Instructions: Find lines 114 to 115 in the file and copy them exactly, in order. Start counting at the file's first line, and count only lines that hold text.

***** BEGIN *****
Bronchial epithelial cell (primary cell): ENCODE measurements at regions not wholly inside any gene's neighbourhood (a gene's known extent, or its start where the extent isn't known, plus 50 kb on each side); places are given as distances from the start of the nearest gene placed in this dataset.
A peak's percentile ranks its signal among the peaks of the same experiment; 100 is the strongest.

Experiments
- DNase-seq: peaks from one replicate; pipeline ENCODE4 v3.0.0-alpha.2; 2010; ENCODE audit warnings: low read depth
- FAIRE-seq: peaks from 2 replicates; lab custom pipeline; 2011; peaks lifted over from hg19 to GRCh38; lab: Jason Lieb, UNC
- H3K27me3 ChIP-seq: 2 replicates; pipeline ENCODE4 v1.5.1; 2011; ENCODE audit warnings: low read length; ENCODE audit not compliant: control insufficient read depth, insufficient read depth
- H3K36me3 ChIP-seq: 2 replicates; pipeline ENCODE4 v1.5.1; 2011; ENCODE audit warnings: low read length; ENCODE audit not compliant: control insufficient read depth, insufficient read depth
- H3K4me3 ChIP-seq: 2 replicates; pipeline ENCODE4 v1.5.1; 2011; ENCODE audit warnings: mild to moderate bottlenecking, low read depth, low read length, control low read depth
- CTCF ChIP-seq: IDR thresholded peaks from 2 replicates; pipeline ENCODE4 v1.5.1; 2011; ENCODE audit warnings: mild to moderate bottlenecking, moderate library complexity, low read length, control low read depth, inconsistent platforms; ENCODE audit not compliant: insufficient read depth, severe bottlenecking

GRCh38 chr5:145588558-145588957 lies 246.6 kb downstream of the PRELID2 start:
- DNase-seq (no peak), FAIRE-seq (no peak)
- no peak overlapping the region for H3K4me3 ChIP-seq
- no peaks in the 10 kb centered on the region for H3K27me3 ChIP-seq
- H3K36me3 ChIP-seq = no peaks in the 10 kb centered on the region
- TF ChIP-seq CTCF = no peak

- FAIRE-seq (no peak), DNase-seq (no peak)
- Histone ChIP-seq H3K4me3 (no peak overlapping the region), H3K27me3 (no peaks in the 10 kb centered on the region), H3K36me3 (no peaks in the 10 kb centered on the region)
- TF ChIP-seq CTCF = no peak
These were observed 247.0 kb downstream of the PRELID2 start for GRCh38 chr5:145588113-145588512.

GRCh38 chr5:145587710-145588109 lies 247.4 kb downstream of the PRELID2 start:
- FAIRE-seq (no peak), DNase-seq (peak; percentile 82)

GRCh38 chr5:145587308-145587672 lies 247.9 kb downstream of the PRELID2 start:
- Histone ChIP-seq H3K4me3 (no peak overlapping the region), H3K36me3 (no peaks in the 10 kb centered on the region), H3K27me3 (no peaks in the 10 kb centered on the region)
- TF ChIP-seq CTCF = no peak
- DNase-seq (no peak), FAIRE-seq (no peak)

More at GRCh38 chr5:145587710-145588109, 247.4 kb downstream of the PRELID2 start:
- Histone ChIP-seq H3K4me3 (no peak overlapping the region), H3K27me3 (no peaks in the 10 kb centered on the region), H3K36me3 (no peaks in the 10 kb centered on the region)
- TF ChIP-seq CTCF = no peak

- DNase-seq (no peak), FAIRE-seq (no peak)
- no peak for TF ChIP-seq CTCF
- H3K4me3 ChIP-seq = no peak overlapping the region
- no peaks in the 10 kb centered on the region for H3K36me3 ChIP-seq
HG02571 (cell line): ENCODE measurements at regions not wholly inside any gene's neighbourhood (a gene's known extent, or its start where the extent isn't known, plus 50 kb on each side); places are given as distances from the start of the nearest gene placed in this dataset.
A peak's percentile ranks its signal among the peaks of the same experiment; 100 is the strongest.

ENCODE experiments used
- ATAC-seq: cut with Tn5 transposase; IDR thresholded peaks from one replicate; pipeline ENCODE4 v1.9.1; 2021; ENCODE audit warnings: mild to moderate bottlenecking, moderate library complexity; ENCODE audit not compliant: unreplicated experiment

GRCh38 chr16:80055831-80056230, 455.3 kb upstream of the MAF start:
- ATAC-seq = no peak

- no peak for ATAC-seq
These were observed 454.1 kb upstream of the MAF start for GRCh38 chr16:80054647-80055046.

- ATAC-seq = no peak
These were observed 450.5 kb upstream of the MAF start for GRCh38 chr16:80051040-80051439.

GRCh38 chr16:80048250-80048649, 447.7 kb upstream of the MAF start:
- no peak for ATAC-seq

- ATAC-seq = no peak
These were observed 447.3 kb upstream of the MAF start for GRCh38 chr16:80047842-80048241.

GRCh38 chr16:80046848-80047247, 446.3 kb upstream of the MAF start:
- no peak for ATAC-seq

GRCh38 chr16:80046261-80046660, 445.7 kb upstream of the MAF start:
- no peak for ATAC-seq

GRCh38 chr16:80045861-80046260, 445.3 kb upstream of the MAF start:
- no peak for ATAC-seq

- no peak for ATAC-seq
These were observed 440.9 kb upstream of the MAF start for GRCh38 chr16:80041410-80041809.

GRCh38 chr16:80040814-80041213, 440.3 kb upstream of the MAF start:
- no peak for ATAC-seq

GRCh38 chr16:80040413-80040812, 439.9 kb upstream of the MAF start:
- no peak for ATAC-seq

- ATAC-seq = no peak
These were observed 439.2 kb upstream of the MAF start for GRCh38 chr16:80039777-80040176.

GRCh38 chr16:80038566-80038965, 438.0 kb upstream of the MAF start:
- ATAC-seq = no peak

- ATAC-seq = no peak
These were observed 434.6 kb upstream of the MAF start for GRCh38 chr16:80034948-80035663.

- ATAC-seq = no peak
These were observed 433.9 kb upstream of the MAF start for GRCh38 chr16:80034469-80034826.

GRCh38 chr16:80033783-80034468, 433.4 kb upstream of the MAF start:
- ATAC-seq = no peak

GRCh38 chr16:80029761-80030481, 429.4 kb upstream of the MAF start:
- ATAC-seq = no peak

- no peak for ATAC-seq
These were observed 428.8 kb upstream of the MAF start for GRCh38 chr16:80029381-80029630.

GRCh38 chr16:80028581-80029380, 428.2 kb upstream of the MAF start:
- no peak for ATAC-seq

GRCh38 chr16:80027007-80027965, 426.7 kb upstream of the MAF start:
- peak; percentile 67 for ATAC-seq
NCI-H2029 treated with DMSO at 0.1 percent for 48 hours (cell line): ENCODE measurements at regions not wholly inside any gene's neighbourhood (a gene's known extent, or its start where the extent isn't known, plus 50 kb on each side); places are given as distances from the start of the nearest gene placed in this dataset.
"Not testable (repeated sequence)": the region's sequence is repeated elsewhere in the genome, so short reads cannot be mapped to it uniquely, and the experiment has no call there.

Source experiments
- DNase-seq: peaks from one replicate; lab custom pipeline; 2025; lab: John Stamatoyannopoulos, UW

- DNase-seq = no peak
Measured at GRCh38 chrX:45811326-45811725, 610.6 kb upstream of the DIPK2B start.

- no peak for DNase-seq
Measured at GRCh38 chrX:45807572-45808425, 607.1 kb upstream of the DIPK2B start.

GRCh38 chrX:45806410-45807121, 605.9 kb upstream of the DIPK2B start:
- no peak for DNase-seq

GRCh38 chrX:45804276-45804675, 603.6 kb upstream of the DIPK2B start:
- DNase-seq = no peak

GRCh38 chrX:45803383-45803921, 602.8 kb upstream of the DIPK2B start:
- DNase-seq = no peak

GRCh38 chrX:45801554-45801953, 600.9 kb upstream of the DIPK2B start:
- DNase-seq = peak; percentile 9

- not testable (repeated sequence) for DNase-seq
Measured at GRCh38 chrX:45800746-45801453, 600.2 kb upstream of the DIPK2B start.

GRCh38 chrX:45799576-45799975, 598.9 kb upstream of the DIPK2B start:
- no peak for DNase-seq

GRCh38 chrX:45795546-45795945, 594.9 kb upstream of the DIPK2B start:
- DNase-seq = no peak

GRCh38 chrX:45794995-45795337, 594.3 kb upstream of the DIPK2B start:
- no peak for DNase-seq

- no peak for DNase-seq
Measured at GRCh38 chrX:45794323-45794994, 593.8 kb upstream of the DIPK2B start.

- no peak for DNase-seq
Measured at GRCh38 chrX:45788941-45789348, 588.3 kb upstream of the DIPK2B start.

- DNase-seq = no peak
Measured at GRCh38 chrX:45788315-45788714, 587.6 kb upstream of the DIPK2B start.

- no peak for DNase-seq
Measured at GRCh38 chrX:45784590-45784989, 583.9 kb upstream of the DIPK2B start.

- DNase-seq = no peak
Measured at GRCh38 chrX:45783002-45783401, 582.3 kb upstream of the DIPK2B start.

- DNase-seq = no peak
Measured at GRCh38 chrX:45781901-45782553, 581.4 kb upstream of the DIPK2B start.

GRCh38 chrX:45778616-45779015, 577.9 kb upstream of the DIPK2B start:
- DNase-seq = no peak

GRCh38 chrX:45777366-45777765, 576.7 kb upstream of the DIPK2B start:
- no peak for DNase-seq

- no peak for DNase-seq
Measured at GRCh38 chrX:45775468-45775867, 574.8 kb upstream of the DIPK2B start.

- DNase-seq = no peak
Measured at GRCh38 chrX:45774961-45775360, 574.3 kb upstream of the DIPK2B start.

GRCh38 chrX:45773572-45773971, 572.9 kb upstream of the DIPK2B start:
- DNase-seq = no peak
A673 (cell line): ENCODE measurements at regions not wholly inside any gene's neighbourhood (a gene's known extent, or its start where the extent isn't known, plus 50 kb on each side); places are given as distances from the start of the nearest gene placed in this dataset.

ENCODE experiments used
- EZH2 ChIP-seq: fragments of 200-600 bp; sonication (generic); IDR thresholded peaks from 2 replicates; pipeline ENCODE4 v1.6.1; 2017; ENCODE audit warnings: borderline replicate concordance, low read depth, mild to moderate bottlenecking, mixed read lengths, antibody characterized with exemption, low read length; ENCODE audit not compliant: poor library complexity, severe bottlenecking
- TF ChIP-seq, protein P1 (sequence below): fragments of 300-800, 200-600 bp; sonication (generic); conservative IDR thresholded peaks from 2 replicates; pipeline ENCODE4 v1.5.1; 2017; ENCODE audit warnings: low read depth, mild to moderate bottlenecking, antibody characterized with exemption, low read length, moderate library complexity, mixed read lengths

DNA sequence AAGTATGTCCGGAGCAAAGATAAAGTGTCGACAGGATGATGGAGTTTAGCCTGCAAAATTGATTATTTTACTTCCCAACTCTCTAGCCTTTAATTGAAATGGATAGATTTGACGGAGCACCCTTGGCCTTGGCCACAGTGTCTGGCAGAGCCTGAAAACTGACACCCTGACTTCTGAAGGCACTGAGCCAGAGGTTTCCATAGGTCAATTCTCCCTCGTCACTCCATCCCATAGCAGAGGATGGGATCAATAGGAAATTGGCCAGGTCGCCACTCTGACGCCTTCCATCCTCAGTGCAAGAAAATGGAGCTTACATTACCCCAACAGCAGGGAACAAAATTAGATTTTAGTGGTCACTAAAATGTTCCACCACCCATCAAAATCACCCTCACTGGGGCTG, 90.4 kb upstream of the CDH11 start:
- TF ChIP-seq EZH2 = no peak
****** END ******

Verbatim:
- DNase-seq = no peak

GRCh38 chrX:45777366-45777765, 576.7 kb upstream of the DIPK2B start: